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VOL. 128 | NO. 192 | Wednesday, October 2, 2013

English Brings New Concept to Midtown

By Andy Meek

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Five years after opening one of the city’s most popular restaurants, Kelly English is preparing to open The Second Line, a more casual restaurant next door to his original eatery, Restaurant Iris.


English is expecting to open The Second Line this month. The new restaurant will seat about 20 percent more people inside than Restaurant Iris – which is English’s French-Creole restaurant near Overton Square – and will have a large patio in the backyard. The menu will include typical New Orleans fare, and in one example of the difference between its older sister restaurant, Restaurant Iris has a bar that seats two people, whereas The Second Line will have a bar that seats 17.

“We’re trying to make The Second Line everything that Restaurant Iris is not,” said English, who graduated from the Culinary Institute of America at the top of his class, studied in Spain and France and has worked in some of New Orleans’ most celebrated restaurants.

“We won’t take reservations. We took out all the walls, so that it’s one big room. We’re focusing a lot on reusing materials as much as we can. In fact, one table in the back is made out of part of an old bowling alley floor – we may use it as community seating. And we’re going to have a great cocktail program.”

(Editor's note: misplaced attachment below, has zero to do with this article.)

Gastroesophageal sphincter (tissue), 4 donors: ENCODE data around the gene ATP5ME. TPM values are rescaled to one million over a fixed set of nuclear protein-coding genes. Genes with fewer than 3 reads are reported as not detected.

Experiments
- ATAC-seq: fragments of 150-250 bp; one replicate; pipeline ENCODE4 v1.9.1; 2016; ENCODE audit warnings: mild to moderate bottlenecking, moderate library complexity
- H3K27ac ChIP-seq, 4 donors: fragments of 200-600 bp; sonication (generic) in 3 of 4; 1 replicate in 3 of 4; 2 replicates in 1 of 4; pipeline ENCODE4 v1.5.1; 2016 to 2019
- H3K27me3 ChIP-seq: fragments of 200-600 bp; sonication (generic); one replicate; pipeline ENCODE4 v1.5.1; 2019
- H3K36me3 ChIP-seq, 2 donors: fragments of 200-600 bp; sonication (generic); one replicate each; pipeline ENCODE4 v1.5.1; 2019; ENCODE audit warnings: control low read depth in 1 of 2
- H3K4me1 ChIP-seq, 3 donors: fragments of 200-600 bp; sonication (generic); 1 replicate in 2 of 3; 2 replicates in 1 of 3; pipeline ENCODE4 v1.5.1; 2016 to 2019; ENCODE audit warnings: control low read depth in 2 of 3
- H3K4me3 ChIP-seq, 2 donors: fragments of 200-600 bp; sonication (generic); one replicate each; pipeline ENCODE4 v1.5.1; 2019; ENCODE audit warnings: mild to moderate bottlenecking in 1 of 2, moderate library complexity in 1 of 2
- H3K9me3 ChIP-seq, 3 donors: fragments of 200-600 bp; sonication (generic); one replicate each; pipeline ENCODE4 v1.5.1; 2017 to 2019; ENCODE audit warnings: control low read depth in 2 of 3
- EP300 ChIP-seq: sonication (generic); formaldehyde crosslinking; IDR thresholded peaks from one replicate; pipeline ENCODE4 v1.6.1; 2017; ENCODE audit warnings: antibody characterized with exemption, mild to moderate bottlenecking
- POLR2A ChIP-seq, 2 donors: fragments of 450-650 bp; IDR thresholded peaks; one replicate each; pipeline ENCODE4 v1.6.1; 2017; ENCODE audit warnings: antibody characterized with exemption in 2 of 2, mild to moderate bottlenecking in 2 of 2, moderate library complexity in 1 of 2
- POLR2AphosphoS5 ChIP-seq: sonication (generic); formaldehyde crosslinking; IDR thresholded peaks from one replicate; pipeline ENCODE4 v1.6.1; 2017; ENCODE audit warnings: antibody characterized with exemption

The name harkens back to English’s childhood in the Big Easy.

“I grew up in New Orleans, and the Second Line is a celebration that traditionally was a parade that followed a parade,” English said. “It was a less organized parade that followed a more organized parade.”

The symbolism there is found in the fact that The Second Line will have a more casual atmosphere compared to its upscale next-door neighbor, which only has 13 tables of seating.

The new restaurant – which will seat 60 inside and another 40 or so outside – will focus on the foods English said he grew up with. That means items like po boys on the menu – “lots of stuff that I think is really typical of what people actually eat in New Orleans.”

Other menu items will include seafood plates and roasted meats. The Second Line also will continue English’s commitment to using fresh and local ingredients whenever possible.

“I am as excited about The Second Line as I was when we were opening Iris,” English said. “Iris is a special little place. It’s exactly what I want it to be, but there’s only so many people we can fit in there in a night.

“And there’s a whole other side to the food I grew up eating that we’re not touching on (at Iris). I didn’t grow up eating out, eating fancy food every night. We couldn’t afford that, but we had the stuff we’re going to serve at The Second Line, so I want to show people what it is the locals actually eat.”

Restaurant Iris currently employs about 20 people, and English is expecting to bring on around 35 for The Second Line.

“This is the fun part, creating jobs and livelihoods – that’s one of the fun parts of this business,” English said. “We’re going to have specials every day. And the great thing about the two restaurants is they really complement each other.”

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